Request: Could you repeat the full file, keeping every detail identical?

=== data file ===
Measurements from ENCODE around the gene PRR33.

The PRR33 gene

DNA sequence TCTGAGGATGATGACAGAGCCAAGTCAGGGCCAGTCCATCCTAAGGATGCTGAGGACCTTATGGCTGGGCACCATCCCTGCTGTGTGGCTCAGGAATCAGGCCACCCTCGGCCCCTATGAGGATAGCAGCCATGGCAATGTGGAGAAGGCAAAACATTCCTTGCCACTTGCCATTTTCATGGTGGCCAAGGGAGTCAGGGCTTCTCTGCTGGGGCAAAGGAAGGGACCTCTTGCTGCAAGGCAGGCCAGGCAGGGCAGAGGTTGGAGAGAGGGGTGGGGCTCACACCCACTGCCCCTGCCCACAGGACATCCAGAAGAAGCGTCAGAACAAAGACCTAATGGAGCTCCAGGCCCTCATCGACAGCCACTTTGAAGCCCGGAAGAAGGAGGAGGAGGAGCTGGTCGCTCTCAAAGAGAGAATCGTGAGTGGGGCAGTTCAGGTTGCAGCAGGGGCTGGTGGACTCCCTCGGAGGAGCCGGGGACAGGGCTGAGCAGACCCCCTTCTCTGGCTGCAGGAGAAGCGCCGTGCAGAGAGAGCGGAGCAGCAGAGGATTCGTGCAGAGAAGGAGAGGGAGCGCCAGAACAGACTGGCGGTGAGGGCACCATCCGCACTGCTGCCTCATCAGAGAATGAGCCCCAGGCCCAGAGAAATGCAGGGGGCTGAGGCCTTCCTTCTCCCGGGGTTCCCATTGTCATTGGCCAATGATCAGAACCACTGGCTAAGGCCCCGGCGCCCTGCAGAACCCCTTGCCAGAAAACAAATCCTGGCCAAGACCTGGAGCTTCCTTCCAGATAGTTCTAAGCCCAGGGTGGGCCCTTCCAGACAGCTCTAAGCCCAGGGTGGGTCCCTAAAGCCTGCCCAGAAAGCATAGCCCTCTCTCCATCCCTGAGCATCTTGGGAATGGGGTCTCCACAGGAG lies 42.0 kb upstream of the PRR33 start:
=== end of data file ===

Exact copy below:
Measurements from ENCODE around the gene PRR33.

The PRR33 gene

DNA sequence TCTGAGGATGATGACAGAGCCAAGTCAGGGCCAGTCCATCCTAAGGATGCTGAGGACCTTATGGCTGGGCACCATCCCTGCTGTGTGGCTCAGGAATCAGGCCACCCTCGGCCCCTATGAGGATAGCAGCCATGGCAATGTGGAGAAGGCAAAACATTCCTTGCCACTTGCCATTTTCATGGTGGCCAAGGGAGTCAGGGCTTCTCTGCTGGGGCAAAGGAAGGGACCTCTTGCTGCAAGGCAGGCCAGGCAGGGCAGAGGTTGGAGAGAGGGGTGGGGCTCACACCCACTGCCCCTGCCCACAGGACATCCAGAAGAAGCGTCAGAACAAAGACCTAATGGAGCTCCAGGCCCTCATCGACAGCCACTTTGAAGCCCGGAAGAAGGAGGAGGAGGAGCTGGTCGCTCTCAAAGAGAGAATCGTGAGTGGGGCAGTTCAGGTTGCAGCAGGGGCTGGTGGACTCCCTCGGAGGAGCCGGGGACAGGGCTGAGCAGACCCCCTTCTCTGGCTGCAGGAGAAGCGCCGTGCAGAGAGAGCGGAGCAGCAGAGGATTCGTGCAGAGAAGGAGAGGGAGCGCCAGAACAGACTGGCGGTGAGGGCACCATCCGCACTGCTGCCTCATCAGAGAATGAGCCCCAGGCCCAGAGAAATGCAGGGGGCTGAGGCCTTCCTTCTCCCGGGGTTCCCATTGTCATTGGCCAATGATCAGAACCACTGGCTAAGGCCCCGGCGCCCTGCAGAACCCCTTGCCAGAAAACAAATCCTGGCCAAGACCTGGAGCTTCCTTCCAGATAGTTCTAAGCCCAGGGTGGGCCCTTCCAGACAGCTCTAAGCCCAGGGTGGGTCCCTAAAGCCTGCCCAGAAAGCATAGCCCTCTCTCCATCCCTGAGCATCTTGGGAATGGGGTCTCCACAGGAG lies 42.0 kb upstream of the PRR33 start: